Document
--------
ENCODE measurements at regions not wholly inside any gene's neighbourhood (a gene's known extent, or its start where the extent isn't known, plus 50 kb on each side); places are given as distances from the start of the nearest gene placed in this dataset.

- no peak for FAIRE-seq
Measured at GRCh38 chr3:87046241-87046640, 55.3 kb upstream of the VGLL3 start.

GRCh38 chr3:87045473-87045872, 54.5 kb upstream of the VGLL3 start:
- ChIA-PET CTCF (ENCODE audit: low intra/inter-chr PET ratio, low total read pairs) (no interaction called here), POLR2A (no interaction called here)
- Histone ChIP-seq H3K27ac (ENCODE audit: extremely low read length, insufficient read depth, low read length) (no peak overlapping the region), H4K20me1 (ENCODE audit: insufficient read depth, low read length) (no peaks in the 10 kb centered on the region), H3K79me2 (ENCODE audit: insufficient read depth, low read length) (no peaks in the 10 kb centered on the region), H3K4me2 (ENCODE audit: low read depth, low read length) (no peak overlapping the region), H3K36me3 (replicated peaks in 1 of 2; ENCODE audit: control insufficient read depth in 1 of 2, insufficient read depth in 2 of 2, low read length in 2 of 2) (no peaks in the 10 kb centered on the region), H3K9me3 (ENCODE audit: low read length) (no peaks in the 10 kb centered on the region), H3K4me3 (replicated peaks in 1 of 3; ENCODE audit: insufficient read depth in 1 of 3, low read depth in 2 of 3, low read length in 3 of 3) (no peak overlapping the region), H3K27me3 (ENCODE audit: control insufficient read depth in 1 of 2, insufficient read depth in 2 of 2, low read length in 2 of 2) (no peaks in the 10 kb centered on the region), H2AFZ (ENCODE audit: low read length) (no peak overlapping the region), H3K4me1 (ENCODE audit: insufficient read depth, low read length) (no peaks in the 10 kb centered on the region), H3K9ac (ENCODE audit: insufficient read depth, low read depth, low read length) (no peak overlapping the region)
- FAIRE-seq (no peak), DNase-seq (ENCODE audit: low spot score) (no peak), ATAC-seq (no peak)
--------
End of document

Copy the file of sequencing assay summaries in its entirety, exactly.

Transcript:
ENCODE measurements at regions not wholly inside any gene's neighbourhood (a gene's known extent, or its start where the extent isn't known, plus 50 kb on each side); places are given as distances from the start of the nearest gene placed in this dataset.

- no peak for FAIRE-seq
Measured at GRCh38 chr3:87046241-87046640, 55.3 kb upstream of the VGLL3 start.

GRCh38 chr3:87045473-87045872, 54.5 kb upstream of the VGLL3 start:
- ChIA-PET CTCF (ENCODE audit: low intra/inter-chr PET ratio, low total read pairs) (no interaction called here), POLR2A (no interaction called here)
- Histone ChIP-seq H3K27ac (ENCODE audit: extremely low read length, insufficient read depth, low read length) (no peak overlapping the region), H4K20me1 (ENCODE audit: insufficient read depth, low read length) (no peaks in the 10 kb centered on the region), H3K79me2 (ENCODE audit: insufficient read depth, low read length) (no peaks in the 10 kb centered on the region), H3K4me2 (ENCODE audit: low read depth, low read length) (no peak overlapping the region), H3K36me3 (replicated peaks in 1 of 2; ENCODE audit: control insufficient read depth in 1 of 2, insufficient read depth in 2 of 2, low read length in 2 of 2) (no peaks in the 10 kb centered on the region), H3K9me3 (ENCODE audit: low read length) (no peaks in the 10 kb centered on the region), H3K4me3 (replicated peaks in 1 of 3; ENCODE audit: insufficient read depth in 1 of 3, low read depth in 2 of 3, low read length in 3 of 3) (no peak overlapping the region), H3K27me3 (ENCODE audit: control insufficient read depth in 1 of 2, insufficient read depth in 2 of 2, low read length in 2 of 2) (no peaks in the 10 kb centered on the region), H2AFZ (ENCODE audit: low read length) (no peak overlapping the region), H3K4me1 (ENCODE audit: insufficient read depth, low read length) (no peaks in the 10 kb centered on the region), H3K9ac (ENCODE audit: insufficient read depth, low read depth, low read length) (no peak overlapping the region)
- FAIRE-seq (no peak), DNase-seq (ENCODE audit: low spot score) (no peak), ATAC-seq (no peak)